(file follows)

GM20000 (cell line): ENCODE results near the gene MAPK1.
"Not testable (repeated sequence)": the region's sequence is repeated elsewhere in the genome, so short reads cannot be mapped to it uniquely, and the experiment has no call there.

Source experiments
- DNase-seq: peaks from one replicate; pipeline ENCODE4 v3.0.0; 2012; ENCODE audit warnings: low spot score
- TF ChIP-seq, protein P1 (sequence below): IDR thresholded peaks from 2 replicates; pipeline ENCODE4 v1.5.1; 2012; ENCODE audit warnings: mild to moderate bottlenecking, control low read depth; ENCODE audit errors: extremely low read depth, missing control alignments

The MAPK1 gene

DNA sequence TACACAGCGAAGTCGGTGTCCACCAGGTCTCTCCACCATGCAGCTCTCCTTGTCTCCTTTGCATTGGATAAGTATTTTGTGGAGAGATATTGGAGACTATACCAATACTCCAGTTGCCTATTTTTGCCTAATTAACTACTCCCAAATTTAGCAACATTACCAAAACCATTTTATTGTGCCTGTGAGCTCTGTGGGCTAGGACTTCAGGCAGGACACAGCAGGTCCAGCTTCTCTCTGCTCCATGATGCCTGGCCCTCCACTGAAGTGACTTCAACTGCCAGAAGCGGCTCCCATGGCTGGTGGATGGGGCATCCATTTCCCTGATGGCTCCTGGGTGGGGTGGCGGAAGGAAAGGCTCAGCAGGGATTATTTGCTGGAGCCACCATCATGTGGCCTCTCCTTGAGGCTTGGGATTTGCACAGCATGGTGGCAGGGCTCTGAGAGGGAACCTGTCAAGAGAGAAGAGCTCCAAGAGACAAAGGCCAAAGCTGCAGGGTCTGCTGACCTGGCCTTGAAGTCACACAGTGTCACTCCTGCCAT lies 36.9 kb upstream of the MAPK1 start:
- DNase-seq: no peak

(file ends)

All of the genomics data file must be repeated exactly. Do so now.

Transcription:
GM20000 (cell line): ENCODE results near the gene MAPK1.
"Not testable (repeated sequence)": the region's sequence is repeated elsewhere in the genome, so short reads cannot be mapped to it uniquely, and the experiment has no call there.

Source experiments
- DNase-seq: peaks from one replicate; pipeline ENCODE4 v3.0.0; 2012; ENCODE audit warnings: low spot score
- TF ChIP-seq, protein P1 (sequence below): IDR thresholded peaks from 2 replicates; pipeline ENCODE4 v1.5.1; 2012; ENCODE audit warnings: mild to moderate bottlenecking, control low read depth; ENCODE audit errors: extremely low read depth, missing control alignments

The MAPK1 gene

DNA sequence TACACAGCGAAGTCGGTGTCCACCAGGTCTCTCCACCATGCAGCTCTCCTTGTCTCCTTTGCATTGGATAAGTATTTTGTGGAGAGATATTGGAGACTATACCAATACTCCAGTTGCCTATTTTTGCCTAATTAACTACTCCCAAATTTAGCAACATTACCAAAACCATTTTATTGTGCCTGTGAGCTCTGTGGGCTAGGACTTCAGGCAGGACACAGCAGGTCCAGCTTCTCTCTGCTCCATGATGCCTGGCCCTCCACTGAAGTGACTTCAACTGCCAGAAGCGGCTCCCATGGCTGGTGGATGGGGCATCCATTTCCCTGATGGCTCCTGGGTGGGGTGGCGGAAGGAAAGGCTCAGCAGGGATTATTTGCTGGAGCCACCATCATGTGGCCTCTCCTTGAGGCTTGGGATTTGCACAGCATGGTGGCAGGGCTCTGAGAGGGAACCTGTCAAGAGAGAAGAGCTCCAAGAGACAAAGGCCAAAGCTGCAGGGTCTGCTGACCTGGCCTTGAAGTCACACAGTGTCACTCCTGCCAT lies 36.9 kb upstream of the MAPK1 start:
- DNase-seq: no peak